St. Louis Community College offers an Associate in Applied Science in Criminal Justice: Law Enforcement that equips students with the skills and knowledge needed to work in the criminal justice system at the entry level. Students can choose from two concentrations for the associate's degree, Corrections or Law Enforcement. Required courses for either concentration include Rules of Criminal Evidence, Criminal Law and Procedures, and Juvenile Justice. Students in the Corrections concentration also complete a practicum that provides fieldwork experience. Either degree concentration may be pursued on a full- or part-time basis. St. Louis Community College additionally maintains a dual admissions program with the University of Missouri-St. Louis, which may ease the transition for students planning to seek a bachelor's degree at a four-year institution by maximizing the transferability of credits earned for an associate's degree.
Additional Associates Degree in Criminal Justice Information
An associate degree is required for many entry-level law enforcement jobs, especially those that involve specialization. For example, an associate's degree is a common qualification for police identification and records officers, who play a key role in the law enforcement process. They photograph crime and accident scenes, look for trace evidence such as hairs or fingerprints, and analyze and process the materials they collect. Over 117,000 individuals work as police identification and records officers in the US, earning a median wage of $37.12 an hour or $77,210 a year, according to O*Net OnLine.1 This profession requires dependability, attention to detail, and adaptability. An associate's degree in criminal justice will give you the additional skills required, such as proficiency in photo imaging and charting software, the use of blood and DNA collection kits, and a working knowledge of law and government.
What Jobs Can You Get With an Associate's Degree in Criminal Justice
Some possible job titles for graduates with an associate's degree in criminal justice include:
- Corrections Officer
- Criminal Investigator
- Forensic Science Technician
- Homicide Detective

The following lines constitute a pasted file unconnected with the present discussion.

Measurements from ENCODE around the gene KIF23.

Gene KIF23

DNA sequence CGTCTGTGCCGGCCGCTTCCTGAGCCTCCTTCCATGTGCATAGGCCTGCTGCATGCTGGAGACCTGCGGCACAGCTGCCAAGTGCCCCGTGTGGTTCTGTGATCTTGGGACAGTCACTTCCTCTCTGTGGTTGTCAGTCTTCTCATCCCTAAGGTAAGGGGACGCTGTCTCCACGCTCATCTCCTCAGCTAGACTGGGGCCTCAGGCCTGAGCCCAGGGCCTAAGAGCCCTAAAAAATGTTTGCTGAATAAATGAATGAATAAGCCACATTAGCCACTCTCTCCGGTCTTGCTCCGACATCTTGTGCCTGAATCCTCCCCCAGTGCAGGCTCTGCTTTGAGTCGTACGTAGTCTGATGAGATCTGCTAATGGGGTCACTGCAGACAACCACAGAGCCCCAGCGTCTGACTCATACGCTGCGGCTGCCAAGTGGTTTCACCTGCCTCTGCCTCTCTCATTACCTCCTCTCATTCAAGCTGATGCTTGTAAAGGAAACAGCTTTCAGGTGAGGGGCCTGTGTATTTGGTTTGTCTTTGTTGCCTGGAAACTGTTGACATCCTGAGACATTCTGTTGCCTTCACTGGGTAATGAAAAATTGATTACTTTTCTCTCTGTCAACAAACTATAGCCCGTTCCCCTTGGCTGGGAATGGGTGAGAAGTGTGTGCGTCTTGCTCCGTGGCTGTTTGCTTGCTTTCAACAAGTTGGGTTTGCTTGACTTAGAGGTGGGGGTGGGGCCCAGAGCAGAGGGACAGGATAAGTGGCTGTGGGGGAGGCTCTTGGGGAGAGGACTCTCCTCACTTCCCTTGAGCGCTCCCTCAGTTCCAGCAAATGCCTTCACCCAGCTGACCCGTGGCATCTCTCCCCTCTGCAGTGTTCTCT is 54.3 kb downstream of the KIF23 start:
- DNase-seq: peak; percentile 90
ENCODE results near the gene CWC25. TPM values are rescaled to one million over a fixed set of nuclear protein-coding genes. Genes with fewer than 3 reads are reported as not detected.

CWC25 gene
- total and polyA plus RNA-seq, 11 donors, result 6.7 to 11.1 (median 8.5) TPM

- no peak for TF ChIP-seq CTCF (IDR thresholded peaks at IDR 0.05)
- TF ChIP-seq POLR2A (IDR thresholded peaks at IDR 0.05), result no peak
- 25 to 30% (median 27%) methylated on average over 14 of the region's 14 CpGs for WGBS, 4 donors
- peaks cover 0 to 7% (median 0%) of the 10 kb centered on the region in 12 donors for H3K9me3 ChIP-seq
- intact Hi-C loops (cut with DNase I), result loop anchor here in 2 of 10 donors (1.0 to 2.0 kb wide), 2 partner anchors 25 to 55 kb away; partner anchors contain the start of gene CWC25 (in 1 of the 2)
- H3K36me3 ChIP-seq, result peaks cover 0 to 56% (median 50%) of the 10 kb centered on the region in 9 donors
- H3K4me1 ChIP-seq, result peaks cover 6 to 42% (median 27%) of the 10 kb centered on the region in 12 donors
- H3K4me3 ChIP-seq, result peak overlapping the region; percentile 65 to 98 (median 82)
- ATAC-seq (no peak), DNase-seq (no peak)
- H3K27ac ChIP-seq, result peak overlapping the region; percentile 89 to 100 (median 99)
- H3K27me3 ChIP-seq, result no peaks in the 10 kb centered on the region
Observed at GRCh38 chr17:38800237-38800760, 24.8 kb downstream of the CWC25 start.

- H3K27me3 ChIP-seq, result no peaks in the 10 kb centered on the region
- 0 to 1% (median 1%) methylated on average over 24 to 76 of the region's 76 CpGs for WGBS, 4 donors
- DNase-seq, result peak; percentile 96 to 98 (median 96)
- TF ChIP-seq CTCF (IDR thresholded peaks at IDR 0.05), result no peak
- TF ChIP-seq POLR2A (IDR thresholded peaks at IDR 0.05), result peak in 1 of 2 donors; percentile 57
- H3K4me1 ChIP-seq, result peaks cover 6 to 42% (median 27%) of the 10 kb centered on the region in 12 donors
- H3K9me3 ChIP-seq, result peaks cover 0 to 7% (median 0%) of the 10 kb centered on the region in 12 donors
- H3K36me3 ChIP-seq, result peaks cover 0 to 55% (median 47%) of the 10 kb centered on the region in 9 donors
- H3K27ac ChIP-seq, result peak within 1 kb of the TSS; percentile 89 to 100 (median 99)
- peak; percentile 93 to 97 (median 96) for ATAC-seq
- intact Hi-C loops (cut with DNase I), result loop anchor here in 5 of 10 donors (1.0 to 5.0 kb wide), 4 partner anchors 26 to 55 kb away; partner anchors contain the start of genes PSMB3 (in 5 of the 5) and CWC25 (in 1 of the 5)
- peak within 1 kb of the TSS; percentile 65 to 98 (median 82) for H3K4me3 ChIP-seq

- Police Officer
- Security Guard
You can learn more about opportunities in criminal justice through our criminal justice career guide, which includes information on the typical minimum education required, employment figures, and average salary data for over 50 different career paths.
You can also view current job openings in your state and research job requirements at our criminal justice job board.
Police Career Advice
Frequently Asked Questions
Question: What are the benefits of earning an associate's degree in criminal justice?
Answer: An associate degree in criminal justice conveys to employers that you are committed to your career and have earned professional training in the fundamentals of law and criminal justice theory. In addition, a growing number of employers, especially in metro areas, are showing preference for candidates who have at least 60 semester hours of college experience. An associate degree in criminal justice typically satisfies this requirement, meaning you may have more career options after earning your degree.
Question: How long will I have to go to school for to earn a criminal justice associate degree?
Answer: Most two-year programs in criminal justice require 60 to 65 credit hours to complete. Full-time students can typically complete all of the courses required in two years. Part-time students usually take between three and five years to complete an associate's degree.
Question: What types of criminal justice jobs can I get with an associate's degree?
Answer: An associate's degree in criminal justice is strong qualification for police jobs, especially in major metro areas like Chicago and New York where college experience is a requirement. An associate's degree can also qualify you for careers in forensics, corrections, and security.
1. O*Net OnLine, Police Identification and Records Officers: https://www.onetonline.org/link/summary/33-3021.02